By Kristen Johnson
Loneliness – it’s the human condition, or so we’re told. I know I’ve felt it before and I know I’m not alone. It seems that though we are constantly surrounded by people, we aren’t connected to any of them. We drive past other cars, shop near people in the grocery store, nod politely at the delivery person. But in our strange world of smartphones, internet access, and online video communications, we can’t maintain or even begin a decent communication with anyone around us.
Loneliness has been linked to cognitive decline as well as physical illness. It seems to be a particular problem in older people, as about one in three people over the age of 65 live alone. One study found that about 43% of people over the age of 60 reported feelings of loneliness. (NY Times).
When people have a problem with loneliness, or estrangement, or some sort of crisis, they may turn to drugs, alcohol, or some other form of self-abuse. But, many times these same people may also turn to hotlines for help. We’ve all seen advertisements for hotlines – they run the gamut from everything from .rape crisis, to sex talk, to prayer requests. But, in the end, it really seems to be that people need each other, so they reach out for help.
The documentary Hotline documents the lives of many of these hotline workers and their experiences working with the public. It’s somewhat difficult to watch, simply because you can feel the loneliness in the stories of their clients, and I felt a lot of the despair and loneliness myself just watching it. But, it was also uplifting in many ways because the people working at these hotlines have such love and caring for people who are complete strangers that you will really feel that depth of character in each and every one of them.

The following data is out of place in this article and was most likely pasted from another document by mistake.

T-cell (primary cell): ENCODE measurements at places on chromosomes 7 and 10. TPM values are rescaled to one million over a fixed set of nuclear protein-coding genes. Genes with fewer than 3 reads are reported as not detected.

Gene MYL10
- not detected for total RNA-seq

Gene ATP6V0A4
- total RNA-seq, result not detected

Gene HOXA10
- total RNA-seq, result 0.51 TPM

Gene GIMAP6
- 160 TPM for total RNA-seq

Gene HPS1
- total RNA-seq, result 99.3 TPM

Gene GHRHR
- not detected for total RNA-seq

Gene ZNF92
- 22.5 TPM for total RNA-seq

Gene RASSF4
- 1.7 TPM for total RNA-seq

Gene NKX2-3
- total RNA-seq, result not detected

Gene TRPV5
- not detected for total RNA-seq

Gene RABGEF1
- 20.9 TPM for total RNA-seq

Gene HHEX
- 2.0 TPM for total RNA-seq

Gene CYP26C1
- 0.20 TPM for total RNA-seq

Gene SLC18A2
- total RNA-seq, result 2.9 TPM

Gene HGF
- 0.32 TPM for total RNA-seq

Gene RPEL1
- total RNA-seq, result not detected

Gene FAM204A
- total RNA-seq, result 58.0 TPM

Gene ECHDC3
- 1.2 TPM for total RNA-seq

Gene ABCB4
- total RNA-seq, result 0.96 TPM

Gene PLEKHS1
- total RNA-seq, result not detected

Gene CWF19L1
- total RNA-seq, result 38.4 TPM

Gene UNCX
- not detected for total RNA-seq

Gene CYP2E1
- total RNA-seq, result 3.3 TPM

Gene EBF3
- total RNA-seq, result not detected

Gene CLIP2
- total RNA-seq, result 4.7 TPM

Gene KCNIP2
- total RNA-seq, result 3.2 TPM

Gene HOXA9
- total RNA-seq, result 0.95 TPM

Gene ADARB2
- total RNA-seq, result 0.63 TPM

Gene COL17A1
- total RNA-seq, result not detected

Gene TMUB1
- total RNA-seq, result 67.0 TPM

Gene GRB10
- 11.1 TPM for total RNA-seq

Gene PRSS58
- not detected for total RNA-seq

The filmmakers interviewed quite a few people working in a wide variety of hotlines, which was nice to see the different ways people help each other. The commonality in each and every single one of them was the loneliness factor. They all mentioned it – that people call because they want a connection with someone. The most difficult discussions were about suicide hotlines and 911 dispatch operators. It really seemed like the workers were as traumatized by their work as the people they were trying to help. Also, fair notice that the “creepiest” interviews were with sexline workers. I can’t imagine the kind of loneliness someone must be feeling to call a virtual stranger for that kind of talk. And, frankly, the other “creepy” interview was with a worker at a “prayer” line. He looked and acted exactly like the proverbial snake-oil salesman and he mentioned in the first minute that homosexuality is a sin (which wasn’t what the interview was about at all). I can’t imagine calling that line – it seemed much more like a hellfire line than a prayer line.
I think the documentary is an important one because it reminds us to be cognizant of the people around us. They are lonely, they are seeking, and they need us. The truth is that it’s easy to get caught up in work, fooling around on Facebook, and zoning out in front of the television set. It’s difficult to get out there and leave the loneliness. And, it’s easy to remember the people who have hurt us in the past. But, it’s worth it to try to connect with the world. And, it’s important to remember that God will never leave us. He is the ultimate solution to what we are seeking and will fill our souls.
Isaiah 41:10 (NRSV): do not fear, for I am with you, do not be afraid, for I am your God; I will strengthen you, I will help you, I will uphold you with my victorious right hand.
Serve all with love.
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